Thursday, April 17, 2014

Soup In My Hair

(post copyright 2014, Dawn Weber)
I'm the most excited I've ever been with my pants on.
Not good to end a sentence with a preposition, but such is the depth of my enthusiasm. That's because I recently lost a bunch of weight, thanks to a diet of Really Depressing Food.
I know, I know - nobody wants to hear about my diet/exercise plan unless I've choked on some tofu or fallen off the treadmill. But I tell you this because I was a little confused and shocked about how it happened at first. I've been dieting and exercising pretty much since puberty. With a few short-lived exceptions, I've never had much success.
So I sat down and thought about it and finally put two and two together, and I came to the conclusion that the weight loss resulted from my diet of Depressing Food and Very Bad Beer. You'll have to read about the Very Bad Beer part of the equation in my upcoming book, but I can tell you all about the Depressing Food:
And more soup. Soup for lunch, soup for dinner, soup all the time. A gott-dang liquid diet. Apparently, I'm 80.
My disappointing, old-lady meal plan happened by accident. I started bringing Progresso Italian Wedding soup into work for lunch each day, because it's very good. And no - Progresso isn't paying me to tell you that. Although they should.
You can trust me when I say it's yummy wedding soup, because I grew up in greater Youngstown, Ohio. My DNA may say I'm a pasty little German woman, but at times, I'm pretty sure I have some Italian in me.

Oh wait - he's German, too.
But my point, and I had one here, is that thanks to the mother lodes of incredible cuisine I grew up enjoying with my Italian friends and their old-country grannies, I know authentic recipes when I taste them. And even though it's canned, this stuff is fantastic. Since it's relatively low fat and high in protein, I started bringing it to the office and eating it in my soul-killing cubicle for lunch. I work so late that I eat dinner there, too. What do I have? Exactly. More soup.
I wanted some variety, and eventually began eating other kinds in addition to the wedding soup. But still, it's always the same thing: another day, another meal, another exciting can of soup. For more than a year.
That's when it started to get depressing. Because although I like the stuff, I will admit it's become disheartening that I eat it all the damn time. I suppose I could change things up and bring in other foods - sandwiches, salads, those crappy little Budget Barf frozen dinners - but buying and fixing new things would require some planning, and as a rule, I'm against planning. I avoid planning whenever possible.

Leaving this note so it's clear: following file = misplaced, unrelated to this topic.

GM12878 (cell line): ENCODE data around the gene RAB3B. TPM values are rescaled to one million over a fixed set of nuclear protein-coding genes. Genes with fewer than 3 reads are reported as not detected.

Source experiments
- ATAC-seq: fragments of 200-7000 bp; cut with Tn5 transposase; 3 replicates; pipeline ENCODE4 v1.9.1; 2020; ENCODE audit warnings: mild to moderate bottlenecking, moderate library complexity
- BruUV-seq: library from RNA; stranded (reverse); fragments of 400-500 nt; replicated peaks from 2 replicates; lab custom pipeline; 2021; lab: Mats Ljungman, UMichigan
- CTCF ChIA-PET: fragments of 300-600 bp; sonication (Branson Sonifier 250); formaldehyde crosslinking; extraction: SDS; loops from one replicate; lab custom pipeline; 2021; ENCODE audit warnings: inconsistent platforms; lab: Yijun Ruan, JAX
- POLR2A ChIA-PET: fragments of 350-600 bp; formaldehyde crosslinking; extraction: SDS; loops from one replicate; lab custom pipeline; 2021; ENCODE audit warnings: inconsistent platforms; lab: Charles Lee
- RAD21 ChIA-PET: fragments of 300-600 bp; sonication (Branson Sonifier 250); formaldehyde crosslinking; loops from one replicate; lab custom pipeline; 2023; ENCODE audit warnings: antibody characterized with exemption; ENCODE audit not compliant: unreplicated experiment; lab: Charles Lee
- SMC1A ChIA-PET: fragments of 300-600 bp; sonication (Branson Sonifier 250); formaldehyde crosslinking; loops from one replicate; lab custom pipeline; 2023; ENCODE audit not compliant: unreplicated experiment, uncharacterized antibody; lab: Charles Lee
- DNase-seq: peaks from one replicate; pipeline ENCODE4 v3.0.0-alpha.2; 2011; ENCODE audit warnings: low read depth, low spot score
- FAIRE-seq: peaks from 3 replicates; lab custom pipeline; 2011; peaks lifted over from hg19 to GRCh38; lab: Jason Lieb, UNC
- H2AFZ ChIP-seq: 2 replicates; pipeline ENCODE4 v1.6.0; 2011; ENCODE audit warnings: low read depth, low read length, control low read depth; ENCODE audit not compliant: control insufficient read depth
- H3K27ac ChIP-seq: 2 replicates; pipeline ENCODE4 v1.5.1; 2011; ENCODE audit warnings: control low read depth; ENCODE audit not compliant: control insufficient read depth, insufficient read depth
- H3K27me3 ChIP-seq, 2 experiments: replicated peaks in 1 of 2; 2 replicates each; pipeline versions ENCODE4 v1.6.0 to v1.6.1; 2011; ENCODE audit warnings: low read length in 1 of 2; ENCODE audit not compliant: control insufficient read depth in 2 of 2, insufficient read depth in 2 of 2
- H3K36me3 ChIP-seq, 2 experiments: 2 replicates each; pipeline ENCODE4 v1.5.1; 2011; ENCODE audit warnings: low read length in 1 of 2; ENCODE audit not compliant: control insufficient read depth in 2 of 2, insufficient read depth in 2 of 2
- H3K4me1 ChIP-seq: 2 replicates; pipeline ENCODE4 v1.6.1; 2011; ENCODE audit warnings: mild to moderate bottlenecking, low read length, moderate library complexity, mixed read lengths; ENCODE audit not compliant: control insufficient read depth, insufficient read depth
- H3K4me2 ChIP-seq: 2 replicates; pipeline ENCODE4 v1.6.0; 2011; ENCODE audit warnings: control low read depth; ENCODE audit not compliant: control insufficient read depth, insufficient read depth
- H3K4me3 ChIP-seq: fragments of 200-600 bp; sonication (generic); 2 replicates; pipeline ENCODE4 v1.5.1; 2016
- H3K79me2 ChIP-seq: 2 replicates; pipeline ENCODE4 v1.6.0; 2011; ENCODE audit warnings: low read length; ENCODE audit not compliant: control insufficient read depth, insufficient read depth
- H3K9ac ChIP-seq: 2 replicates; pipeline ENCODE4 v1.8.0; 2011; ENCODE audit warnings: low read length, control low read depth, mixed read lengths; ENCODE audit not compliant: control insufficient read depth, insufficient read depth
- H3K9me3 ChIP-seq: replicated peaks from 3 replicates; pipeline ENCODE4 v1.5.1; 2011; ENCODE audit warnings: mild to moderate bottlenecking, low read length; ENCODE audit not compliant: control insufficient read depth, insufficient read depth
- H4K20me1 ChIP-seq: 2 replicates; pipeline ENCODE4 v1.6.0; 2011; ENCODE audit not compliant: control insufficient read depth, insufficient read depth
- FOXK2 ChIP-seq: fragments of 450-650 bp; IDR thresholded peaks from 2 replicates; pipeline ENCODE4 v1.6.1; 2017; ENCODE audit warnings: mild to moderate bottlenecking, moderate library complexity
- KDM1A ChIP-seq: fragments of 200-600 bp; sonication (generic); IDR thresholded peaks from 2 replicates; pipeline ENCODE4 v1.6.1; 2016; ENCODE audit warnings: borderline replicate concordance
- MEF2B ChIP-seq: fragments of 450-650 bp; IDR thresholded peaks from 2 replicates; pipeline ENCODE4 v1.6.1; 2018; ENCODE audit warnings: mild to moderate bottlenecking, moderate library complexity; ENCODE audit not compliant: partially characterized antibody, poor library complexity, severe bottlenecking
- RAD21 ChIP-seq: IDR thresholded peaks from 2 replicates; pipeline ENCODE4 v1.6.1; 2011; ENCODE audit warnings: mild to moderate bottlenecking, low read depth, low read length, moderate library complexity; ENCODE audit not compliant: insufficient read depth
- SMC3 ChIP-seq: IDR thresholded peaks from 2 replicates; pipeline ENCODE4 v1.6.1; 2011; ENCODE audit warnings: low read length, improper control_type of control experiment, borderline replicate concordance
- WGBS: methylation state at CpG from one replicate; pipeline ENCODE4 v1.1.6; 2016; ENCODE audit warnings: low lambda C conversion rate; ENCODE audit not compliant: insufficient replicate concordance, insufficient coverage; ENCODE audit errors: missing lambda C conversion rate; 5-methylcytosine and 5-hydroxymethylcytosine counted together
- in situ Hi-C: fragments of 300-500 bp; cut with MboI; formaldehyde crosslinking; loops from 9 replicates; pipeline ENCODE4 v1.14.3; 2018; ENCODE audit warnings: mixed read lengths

So, even though it's dismal, soup it is. And while slurping my 309,873rd bowl the other day, I glanced down to find I had a guest for lunch:
My hair.
Yes, it's so long that it hung from my head directly into the chicken broth, where the strands mingled languidly with the spinach, noodles and meatballs. I've needed a haircut for a while, but in typical senior-citizen fashion, I can't seem to remember to call and make an appointment. The only day I ever seem to think about calling the salon is on Monday. And when is the salon closed? Mm-hmm. Monday. I could work a little harder to get an appointment for a haircut, but again, that requires planning. See comment re: avoiding planning, above.
Back to the day of the sloppy strands. I stood up and lurched to the restroom, trying not to drip on my clothing, then bent over the sink and attempted to rinse lunch from my hair. But without shampoo, I really couldn't quite get all the food out, so I went about the rest of my day at the office with brothy bangs.
And later that afternoon, eating my usual liquid dinner in front of the computer, guess what happened?
I lurched to the bathroom, again, trying not to drip soup on my clothing, again, and attempted to rinse pasta and spinach off my head.

With my cranium under the faucet, I wondered what was saddest about the situation: A) The fact that I can't remember to get a haircut; B) The fact that I eat the same thing twice a day, almost every day; or C) The fact that I'm under 85 and there was actual soup in my actual hair.
I stood up and looked in the mirror. All of a sudden, there in my darkest, most geriatric hour, I had an epiphany and became inspired to create something.
That's right. I wrote a song about it. Wanna hear it? Here it go:

Soup in my hair, soup in my hair,
Lookin' like a fool with some soup in my hair.

I finished singing my little song, then I smiled the smile of the mentally ill.
And I kept grinning. Because as my eyes traveled further down my reflection, I saw something I hadn't seen in years:
Pants that actually fit.
No, I decided, even with a twice-basted coif, things weren't so bad. Soup in the hair beats a hair in the soup.
Anyway, what can I say?
Soup happens.